Signs of Gay Life at the End of the Road

Homer now has its very own PFLAG chapter, and the potential leaders of a Gay-Straight Alliance.

"We had a fundraiser with a showing of Milk at the Homer Theatre and got an amazing turnout," wrote Jennifer, President of Homer PFLAG. The group brought handouts on LGBT issues and 'Homer PFLAG' buttons to the theater. "We plan to have another fundraiser soon to raise money for a scholarship."

Alaska has active PFLAG chapters in Juneau, Fairbanks and Anchorage. Chapters in Kenai and Palmer are not currently active.

At the southern tip of the Kenai Peninsula, Homer has a reputation for being artistic and progressive, but in many ways it is also a conservative fishing town.

"We are so excited about the two outspoken high school student allies who recently wrote letters to the editor in the Homer News," Jennifer wrote. The letters were published in the March 11 issue of the paper, calling for more acceptance of gay people and less discrimination by students, teachers and society.

In "GBTLs are human too," Lukas compares the lack of tolerance at Homer High to the acceptance seen at his previous school:
"I just moved to Homer from Portland, Maine, seven months ago. I was really surprised at the lack of acceptance of gay, bi, transgender and lesbians (GBTL) in the community. Where I went to school in Portland almost half the freshman class was GBTL, and more than a third of my friends were, too. They were accepted into the community like everyone else. We celebrated Gay Pride Day and had a Gay-Straight Alliance at school. On Gay Pride Day we had guest speakers who were GBTL speak to our school about their experiences. We listened to their stories in complete silence, some brought to tears. Even those of us who were homophobic listened with respect, acknowledging the speakers for who they were.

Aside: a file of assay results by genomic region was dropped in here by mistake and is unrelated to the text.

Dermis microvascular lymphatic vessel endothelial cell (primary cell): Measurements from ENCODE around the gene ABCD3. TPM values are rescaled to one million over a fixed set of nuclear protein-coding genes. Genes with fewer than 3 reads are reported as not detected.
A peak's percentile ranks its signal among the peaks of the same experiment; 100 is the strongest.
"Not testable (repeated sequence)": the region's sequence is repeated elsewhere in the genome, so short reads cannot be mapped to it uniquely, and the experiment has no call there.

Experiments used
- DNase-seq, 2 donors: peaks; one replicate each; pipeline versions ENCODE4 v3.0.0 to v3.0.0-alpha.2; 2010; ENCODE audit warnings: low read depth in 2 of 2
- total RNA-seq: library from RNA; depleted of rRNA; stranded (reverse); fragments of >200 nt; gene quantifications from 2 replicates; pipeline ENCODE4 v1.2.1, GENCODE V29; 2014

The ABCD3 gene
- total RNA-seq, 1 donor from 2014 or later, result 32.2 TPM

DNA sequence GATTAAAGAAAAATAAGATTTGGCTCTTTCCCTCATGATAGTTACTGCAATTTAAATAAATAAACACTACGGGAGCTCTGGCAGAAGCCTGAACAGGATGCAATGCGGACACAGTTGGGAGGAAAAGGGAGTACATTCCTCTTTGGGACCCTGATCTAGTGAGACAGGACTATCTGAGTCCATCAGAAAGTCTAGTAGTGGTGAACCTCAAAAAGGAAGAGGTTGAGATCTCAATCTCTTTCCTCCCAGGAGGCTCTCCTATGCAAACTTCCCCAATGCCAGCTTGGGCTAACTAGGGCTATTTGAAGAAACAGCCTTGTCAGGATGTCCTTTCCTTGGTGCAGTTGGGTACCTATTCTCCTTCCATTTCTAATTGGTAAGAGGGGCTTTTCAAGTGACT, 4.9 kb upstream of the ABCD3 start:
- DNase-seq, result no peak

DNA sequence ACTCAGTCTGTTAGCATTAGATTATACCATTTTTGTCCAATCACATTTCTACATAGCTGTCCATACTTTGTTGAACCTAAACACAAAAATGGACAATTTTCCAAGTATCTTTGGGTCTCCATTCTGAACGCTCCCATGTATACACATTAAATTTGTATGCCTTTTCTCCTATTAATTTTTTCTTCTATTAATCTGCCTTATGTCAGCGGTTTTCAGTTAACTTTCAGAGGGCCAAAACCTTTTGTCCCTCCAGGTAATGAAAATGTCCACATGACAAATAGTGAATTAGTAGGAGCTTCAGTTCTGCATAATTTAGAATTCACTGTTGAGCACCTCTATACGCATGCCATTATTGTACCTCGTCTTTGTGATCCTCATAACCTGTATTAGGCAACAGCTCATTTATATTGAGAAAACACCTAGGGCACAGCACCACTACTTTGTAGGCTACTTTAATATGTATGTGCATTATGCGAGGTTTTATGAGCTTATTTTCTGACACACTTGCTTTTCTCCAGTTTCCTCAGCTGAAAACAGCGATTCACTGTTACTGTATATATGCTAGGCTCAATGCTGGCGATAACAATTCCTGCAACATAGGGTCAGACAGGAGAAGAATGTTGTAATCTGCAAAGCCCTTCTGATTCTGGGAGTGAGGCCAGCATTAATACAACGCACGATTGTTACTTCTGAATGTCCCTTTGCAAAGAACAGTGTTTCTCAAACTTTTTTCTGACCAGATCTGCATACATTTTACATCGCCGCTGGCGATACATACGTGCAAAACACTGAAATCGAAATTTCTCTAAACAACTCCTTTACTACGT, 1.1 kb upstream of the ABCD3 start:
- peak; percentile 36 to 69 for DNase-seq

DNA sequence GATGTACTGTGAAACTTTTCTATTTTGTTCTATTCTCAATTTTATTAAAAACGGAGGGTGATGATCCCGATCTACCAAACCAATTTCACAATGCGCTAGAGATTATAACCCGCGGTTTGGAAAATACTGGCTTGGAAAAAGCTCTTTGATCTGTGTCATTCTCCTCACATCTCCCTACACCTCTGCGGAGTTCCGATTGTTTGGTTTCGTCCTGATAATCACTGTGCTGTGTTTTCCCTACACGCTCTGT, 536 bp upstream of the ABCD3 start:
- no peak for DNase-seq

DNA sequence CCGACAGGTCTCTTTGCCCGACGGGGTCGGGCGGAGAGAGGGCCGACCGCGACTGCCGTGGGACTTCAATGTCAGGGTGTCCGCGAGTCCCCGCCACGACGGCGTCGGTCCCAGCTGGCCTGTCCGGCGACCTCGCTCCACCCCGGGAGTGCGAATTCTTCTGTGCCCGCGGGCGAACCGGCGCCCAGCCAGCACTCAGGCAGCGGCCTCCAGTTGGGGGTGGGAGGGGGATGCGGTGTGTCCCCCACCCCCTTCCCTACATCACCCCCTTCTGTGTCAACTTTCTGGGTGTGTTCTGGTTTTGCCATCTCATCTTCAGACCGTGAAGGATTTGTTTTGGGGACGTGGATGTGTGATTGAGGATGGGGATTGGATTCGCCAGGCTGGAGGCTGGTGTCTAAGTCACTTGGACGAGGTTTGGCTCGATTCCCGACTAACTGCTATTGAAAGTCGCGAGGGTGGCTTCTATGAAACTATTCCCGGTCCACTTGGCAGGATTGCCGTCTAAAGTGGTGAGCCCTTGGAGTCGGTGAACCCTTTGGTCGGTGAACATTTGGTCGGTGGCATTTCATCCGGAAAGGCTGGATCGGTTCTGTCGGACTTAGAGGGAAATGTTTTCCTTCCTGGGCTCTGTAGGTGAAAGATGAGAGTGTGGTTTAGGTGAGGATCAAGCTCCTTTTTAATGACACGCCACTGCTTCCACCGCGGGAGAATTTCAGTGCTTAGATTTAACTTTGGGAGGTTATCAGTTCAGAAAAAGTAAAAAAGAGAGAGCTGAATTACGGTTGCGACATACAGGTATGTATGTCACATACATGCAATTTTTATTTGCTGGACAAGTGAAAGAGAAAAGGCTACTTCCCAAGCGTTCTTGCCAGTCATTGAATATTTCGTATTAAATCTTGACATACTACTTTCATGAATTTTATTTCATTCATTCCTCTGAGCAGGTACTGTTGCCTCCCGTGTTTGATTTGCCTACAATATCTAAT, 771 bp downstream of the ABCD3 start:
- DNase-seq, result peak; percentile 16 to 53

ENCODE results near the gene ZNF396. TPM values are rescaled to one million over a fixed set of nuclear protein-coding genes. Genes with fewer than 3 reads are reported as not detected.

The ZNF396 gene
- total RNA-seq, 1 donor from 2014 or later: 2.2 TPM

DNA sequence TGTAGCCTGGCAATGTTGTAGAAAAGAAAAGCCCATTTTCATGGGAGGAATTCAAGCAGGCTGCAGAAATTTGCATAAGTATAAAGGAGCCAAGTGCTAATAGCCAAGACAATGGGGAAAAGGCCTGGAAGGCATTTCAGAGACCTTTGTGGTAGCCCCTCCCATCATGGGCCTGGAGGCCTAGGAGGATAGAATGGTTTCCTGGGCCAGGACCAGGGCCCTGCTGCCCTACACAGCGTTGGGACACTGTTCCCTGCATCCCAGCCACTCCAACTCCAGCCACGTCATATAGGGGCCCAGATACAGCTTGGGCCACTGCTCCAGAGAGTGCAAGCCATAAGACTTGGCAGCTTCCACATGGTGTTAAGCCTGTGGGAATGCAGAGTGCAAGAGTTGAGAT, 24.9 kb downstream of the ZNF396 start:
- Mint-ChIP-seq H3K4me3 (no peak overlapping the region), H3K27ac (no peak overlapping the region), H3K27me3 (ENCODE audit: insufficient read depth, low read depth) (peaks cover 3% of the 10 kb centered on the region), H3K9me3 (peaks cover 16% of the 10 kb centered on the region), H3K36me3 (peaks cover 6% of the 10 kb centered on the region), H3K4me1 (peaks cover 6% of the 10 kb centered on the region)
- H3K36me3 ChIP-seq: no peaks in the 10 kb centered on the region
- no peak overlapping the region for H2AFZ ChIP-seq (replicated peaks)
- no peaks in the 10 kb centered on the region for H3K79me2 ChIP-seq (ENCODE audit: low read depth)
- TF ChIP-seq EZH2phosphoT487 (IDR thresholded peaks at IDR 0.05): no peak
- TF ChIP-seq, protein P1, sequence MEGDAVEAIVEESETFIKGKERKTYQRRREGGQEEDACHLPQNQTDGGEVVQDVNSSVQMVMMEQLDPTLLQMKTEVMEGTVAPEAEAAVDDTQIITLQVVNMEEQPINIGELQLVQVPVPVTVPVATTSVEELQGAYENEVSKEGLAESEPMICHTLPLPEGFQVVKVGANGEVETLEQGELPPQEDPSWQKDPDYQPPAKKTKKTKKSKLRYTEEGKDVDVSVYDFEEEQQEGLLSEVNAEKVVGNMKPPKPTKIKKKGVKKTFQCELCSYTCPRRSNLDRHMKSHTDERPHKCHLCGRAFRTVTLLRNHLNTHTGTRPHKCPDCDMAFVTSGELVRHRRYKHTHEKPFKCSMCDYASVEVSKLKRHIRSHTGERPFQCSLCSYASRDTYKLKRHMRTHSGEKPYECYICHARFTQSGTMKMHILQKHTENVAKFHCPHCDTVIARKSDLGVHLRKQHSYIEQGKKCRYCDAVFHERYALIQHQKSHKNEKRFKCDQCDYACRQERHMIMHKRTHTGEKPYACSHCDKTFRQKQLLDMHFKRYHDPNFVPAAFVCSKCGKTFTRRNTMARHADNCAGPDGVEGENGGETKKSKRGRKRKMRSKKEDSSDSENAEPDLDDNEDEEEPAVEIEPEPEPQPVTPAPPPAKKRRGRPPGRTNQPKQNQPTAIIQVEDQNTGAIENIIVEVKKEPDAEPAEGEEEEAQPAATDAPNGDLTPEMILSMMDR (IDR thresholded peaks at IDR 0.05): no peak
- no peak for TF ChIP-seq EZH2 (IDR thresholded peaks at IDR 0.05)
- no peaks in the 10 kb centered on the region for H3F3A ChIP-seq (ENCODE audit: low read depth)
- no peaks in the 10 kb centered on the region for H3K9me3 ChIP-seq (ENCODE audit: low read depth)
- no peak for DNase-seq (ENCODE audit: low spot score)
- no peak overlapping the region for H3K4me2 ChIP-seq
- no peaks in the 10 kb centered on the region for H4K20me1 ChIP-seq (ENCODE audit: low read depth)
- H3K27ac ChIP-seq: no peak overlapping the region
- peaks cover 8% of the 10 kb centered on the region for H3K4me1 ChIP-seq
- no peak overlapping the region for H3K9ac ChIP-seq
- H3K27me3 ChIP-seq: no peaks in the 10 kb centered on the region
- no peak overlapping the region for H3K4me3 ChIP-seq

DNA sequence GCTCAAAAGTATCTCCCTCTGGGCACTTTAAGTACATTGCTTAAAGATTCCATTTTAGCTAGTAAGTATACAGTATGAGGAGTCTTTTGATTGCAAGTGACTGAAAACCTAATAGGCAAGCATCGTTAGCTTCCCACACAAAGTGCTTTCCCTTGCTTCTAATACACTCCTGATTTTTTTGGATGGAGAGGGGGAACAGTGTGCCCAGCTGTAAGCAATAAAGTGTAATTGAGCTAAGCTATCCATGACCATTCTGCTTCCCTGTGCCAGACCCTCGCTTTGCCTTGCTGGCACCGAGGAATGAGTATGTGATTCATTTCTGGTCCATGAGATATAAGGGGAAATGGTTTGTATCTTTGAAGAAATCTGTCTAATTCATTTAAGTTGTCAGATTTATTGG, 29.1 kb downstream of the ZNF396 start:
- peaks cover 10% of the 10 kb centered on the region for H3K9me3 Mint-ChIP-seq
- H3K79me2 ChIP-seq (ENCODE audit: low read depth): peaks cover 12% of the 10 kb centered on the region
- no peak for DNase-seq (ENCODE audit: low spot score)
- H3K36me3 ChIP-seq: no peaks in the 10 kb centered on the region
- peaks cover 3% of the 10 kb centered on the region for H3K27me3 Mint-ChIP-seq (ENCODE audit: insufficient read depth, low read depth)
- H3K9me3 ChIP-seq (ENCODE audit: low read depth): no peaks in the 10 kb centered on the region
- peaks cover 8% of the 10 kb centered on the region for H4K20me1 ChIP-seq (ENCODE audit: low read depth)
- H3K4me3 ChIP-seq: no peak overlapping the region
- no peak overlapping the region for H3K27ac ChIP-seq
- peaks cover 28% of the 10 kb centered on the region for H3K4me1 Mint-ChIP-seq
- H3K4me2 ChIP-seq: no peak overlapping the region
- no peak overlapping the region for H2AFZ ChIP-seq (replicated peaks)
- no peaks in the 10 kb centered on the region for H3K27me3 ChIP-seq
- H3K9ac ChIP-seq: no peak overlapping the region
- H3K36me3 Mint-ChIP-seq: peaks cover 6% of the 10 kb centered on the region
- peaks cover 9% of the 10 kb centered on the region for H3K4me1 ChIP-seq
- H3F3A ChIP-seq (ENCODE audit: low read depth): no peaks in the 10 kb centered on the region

"Here at Homer High School it is as if being GBTL is an infectious disease. People cringe at the mention of gay love. In my Alaska studies class the role of gay men in Inupiat communities was briefly mentioned. Our books said that they had an important role in the community; they were honored for their fine skills in medicine. Immediately my classmates started to gag and proclaim how disgusting this was. I confronted one of them and told him I saw no problem with being gay. He started to laugh. I see no education in the school promoting GBTL, or even promotion for acceptance from the teachers. Whenever something is boring or frustrating it is automatically referred to as gay.

"GBTLs are human too; there is no difference between them and me. Some may not see eye to eye with them, but I see no reason to bash them. Just as I accept you for who you are, can we not live our lives and accept them for who they are?"
In "Nation needs more acceptance," Emerson argues that accepting those who are different by nature is a moral act:
"It has been recorded that a gay percentage of the human race has existed ever since we first came onto this earth. This makes me wonder why it is that we can't accept them as just another faction of our race. The population of this country doesn't seem interested in making gays a welcome part of society as shown in the recent banning of gay marriage in all states [DOMA], and especially by proposition 8 in California, which intends to nullify all of the gay marriages in the state. I consider this a terrible tragedy, and am baffled by our inability to accept the fact that this is the way humans are and always will be.

"I think it's time that this country matured as a people, to accept those things that are different and stop being afraid of those things unfamiliar. We have all seen the good that can be done when we join together for a cause or a belief. Beautiful things can happen, but at this point in time we seem incapable of achieving unity. If we have the ability to accept, than there is no valid excuse not to; and I can tell you here and now that every human has the capability to accept those who are different, and I say that it is morally incorrect not to do so."
Thank you to the students for writing these letters, and thank you Homer News for printing them. Congratulations to Homer PFLAG on a good start.


Anonymous said...

Why were the letters not also submitted to the Homer Tribune?

E. Ross said...

I don't know where they were submitted, only where they were printed. Do you work for the Trib?

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